When island-hopping on a yacht, Fairchild is assigned a personal assistant (basically a servant) to wait on him wherever he goes, but it's OK because Fairchild was against slavery? What the heck? And then when Fairchild and Lathrop are in the Philippines during the Moro Rebellion, and the American military slaughters an entire village after one US soldier gets killed, Stone only says that Fairchild was upset and moved on to another island?! Stone is way too obsessed with Fairchild to properly discuss all the messed up US colonialism, elitism, and racism going on during this period of our history.

And the world didn't just have issues, but Fairchild himself as well. When his best man and pacifist entomologist friend withers away from depression in the Chinese countryside during WWI, and repeatedly reaches out to Fairchild about how miserable he is, Fairchild just sends him lists of more things for him to collect and writes something like, "I'm sure a man of your previously vigorous disposition will pull yourself together and toughen up." Stone spends only one sentence on how wrong Fairchild was in responding this way, saying something like, "It's so interesting how people back then didn't understand depression." The way Stone mentions wrongdoing off-hand like this is so shallow.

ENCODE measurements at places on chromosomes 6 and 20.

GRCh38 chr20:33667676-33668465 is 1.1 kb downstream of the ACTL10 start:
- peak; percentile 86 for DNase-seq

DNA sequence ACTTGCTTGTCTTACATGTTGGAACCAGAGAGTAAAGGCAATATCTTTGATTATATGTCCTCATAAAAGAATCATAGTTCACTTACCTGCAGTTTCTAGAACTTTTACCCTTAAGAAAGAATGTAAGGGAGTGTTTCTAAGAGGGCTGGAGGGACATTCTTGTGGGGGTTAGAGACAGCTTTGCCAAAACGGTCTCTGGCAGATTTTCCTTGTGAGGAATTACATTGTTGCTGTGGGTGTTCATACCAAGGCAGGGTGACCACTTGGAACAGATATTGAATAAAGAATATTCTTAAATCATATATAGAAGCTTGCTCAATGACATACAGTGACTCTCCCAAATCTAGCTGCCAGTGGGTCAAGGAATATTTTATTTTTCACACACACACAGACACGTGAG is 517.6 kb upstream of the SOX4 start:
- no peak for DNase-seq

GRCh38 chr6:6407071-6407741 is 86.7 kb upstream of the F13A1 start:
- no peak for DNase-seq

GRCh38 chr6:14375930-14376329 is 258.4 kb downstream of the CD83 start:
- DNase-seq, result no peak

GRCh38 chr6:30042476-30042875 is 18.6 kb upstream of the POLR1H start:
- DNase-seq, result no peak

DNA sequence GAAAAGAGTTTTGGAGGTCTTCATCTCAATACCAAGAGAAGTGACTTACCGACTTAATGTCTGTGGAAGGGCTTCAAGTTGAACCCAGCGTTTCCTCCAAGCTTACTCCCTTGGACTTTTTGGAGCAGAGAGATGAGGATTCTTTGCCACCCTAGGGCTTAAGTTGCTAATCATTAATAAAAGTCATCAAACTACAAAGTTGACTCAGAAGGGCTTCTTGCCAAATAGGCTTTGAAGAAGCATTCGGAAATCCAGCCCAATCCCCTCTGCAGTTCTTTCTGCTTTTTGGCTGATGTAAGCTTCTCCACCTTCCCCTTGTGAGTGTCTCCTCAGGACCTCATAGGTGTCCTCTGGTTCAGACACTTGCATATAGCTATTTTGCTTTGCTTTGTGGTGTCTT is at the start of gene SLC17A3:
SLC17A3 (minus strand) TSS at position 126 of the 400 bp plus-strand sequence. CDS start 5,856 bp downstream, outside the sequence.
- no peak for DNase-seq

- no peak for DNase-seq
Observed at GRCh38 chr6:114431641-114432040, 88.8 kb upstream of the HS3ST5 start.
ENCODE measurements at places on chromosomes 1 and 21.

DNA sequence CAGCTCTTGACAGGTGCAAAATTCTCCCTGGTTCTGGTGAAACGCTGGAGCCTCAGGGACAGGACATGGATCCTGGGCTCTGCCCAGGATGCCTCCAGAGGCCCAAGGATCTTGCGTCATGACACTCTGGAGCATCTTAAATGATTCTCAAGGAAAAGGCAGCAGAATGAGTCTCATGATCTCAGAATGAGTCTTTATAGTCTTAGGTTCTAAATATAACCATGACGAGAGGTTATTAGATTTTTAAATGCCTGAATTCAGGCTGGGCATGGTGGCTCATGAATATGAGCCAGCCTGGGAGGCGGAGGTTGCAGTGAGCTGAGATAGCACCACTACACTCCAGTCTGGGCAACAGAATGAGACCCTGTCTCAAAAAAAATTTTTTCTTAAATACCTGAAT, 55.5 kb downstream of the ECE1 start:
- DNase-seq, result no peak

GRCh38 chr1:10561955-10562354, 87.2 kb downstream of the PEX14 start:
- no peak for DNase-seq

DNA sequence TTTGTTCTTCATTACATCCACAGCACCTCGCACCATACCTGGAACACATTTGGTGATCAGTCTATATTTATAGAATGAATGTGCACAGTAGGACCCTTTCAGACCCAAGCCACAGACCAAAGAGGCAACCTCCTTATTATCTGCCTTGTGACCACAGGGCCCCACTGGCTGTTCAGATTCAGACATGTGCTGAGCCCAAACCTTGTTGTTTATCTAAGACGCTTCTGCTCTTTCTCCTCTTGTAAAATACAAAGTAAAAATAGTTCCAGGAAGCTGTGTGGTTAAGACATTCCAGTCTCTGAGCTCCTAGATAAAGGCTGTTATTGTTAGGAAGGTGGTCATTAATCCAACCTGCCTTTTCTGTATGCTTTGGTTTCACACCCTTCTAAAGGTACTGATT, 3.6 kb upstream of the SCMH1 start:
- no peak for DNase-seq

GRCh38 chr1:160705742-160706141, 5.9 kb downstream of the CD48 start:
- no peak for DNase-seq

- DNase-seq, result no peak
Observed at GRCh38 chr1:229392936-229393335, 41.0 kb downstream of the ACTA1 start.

Don't even get me STARTED on how Stone confesses in the epilogue that he stole cherry blossom buds from a traditional tree in Okinawa! He wanted to "feel the rush" Fairchild must've felt when taking plants from other countries, so Stone circles the garden until the tree is left unattended, then sneaks by and cuts off 3 buds with scissors he brought with him. Then the narrative professes that somehow this is OK because Stone isn't a professional botanist, and the buds die after he tried to care for them in his kitchen back in the States. But he still keeps the dead buds on his table as "inspiration"? Seriously, what the f**k?!